Next stop on a troubleshooting tour: an occasional printer issue with the Oncology backup printer. Even after one of the nurses replaced the toner cartridges, it still would not print. “Hi, I’m Sammohini from IT, here to look at the printer!” She flashed her employee badge and smiled. “Sure… it’s back over here. Follow me.” Sammohini tried to make polite small-talk with the nurse, but it looked like she was too tired to really care.
How would you handle your career’s perfect storm scenario? The technical support scenario goes like this: you have a non-urgent scheduled event, someone calls just before you leave about an urgent issue, oh and an executive has a question about something trivial. How would you handle that scenario? “Assuming I can’t ask for help from anyone, right?” “Right.[1,2]” There’s plenty to unpack to make sure you got everything, but, did you deduce the red flags?
“Thanks for meeting with us today, Jane.”
She shifted subtly to get comfortable. Her dress suit was overkill because the hiring manager and assistant were dressed casually- no, sloppy. There was something odd about the industrial-strength conference room meant for fifty people. Maybe it was the polished concrete floors, reclaimed wood table, and ductwork? Maybe it was overly stylish?
“So, tell us about yourself.”
“I’m a professional with two years of experience in-”
The doctor returned from his lunch break, a carefully regimented respite to relax his brain by exploring the nuances of the campus with a sandwich and coffee, to find his microscope wasn’t working. The door was locked. Nothing seemed disturbed. He tried a few things before calling in for help. “IT, this is Sam.” “Hi Sam, Dr. Florigen. My microscope isn’t working.” “Can we run some tests over the phone or should I run over?”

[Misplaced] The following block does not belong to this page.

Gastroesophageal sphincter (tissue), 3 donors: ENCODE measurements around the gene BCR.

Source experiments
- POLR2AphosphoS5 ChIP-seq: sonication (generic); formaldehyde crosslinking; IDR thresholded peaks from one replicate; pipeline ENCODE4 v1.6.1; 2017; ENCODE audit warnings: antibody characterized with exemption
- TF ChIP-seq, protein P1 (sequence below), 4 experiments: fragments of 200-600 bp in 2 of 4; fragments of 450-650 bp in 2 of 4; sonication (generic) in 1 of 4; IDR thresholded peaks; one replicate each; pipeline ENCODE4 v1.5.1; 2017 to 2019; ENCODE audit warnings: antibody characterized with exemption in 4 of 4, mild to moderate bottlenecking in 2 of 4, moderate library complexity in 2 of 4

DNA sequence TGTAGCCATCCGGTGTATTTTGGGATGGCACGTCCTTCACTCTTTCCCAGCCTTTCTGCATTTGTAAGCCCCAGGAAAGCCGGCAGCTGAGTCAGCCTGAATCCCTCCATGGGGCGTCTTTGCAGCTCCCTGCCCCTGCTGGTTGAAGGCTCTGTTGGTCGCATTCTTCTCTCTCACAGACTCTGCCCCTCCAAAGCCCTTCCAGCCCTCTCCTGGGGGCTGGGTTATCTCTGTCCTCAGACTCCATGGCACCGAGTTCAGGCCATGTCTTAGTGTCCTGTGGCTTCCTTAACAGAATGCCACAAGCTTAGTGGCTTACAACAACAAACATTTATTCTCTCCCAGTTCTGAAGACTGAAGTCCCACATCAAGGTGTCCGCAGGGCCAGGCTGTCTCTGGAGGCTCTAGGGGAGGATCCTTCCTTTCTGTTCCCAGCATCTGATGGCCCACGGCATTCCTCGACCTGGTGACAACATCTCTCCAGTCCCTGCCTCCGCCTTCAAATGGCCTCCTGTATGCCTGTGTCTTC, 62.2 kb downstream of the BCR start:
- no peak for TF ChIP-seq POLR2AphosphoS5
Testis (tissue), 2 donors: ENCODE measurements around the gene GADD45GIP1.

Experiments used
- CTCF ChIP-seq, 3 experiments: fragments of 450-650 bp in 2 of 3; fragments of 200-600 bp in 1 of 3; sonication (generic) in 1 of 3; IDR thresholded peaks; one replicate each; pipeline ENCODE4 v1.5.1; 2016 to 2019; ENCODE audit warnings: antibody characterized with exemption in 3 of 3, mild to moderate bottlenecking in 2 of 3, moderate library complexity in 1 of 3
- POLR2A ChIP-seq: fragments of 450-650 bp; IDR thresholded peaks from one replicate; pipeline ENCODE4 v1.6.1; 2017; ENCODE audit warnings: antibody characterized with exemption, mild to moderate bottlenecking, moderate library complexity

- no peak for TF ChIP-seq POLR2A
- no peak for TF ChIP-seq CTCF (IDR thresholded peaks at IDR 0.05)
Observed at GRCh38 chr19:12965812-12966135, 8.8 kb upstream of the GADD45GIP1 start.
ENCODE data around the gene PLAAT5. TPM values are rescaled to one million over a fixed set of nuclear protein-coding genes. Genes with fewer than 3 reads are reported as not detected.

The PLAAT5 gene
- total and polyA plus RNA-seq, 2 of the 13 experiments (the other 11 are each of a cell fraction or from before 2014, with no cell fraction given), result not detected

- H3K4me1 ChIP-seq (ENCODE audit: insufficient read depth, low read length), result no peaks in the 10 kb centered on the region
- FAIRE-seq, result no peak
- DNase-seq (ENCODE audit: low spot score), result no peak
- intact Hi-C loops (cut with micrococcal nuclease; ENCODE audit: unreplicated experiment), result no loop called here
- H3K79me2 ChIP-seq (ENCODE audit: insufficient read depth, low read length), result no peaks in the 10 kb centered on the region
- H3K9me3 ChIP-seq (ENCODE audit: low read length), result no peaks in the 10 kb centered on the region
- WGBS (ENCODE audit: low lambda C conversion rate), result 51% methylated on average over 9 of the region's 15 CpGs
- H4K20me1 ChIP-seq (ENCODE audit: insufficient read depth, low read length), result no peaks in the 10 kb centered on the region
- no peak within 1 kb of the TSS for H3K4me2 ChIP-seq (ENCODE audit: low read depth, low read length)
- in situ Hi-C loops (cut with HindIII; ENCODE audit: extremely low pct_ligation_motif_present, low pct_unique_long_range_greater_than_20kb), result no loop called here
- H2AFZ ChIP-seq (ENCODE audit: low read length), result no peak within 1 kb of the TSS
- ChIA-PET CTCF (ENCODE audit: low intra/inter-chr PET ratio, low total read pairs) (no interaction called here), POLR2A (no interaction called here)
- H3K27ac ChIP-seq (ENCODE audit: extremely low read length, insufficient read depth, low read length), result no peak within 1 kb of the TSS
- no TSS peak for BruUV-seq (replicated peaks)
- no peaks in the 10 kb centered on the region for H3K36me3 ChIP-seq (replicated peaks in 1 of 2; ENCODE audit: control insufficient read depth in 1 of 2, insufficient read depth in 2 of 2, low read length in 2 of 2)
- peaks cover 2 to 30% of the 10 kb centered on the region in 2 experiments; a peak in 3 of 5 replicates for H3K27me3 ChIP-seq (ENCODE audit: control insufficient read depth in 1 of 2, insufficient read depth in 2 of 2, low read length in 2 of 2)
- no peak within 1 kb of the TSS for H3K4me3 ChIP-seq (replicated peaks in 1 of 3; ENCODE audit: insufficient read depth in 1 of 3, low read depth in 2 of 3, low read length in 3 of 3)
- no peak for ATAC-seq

“I.T., this is Sam.”
“Sam, Tia. Got a weird one, but first, how’s your baby? Healthy?”
“She’s stoked to be over at my parents this week, thanks-”
“Sure. Occasionally seeing this since yesterday. Rebooted. Sent you photo. Says battery life: 6800 hours.”
“Huh. Well, does it hold a charge?”
“Yes, going bad?”
“Probably… I’ll email you the battery model. Expense it, send me the weird one, and let me know if it persists.”
“Sure, appreciated. Bye!”
“Let’s make a list of everything that’s been happening. We’ll iron the issues out one-by-one.” “Let me just tell you the truth. This thing is a piece of…” That’s my cue that the issue is not technical. We aren’t troubleshooting a technical issue, per se, instead I’ve stepped into the role of therapist helping ease the technojunkie’s technological anxiety. Without getting into specifics, here are five strategies I’ve used to talk people off their cliffs.
In last week’s brainstorming update to “The Story,” I covered how main characters Trishna and John (left) would clash. Even the most connected people clash, after all, especially when both are fiercely independent. It’s about balance: if one is more comfortable jumping into the fray than thoroughly researching, let them perform their strengths to build a more cohesive team. Let’s see how they solve problems, and how teams solve problems, in this Applied Psychology crossover:
Spoiler Warning Scale: None! (just brainstorming)
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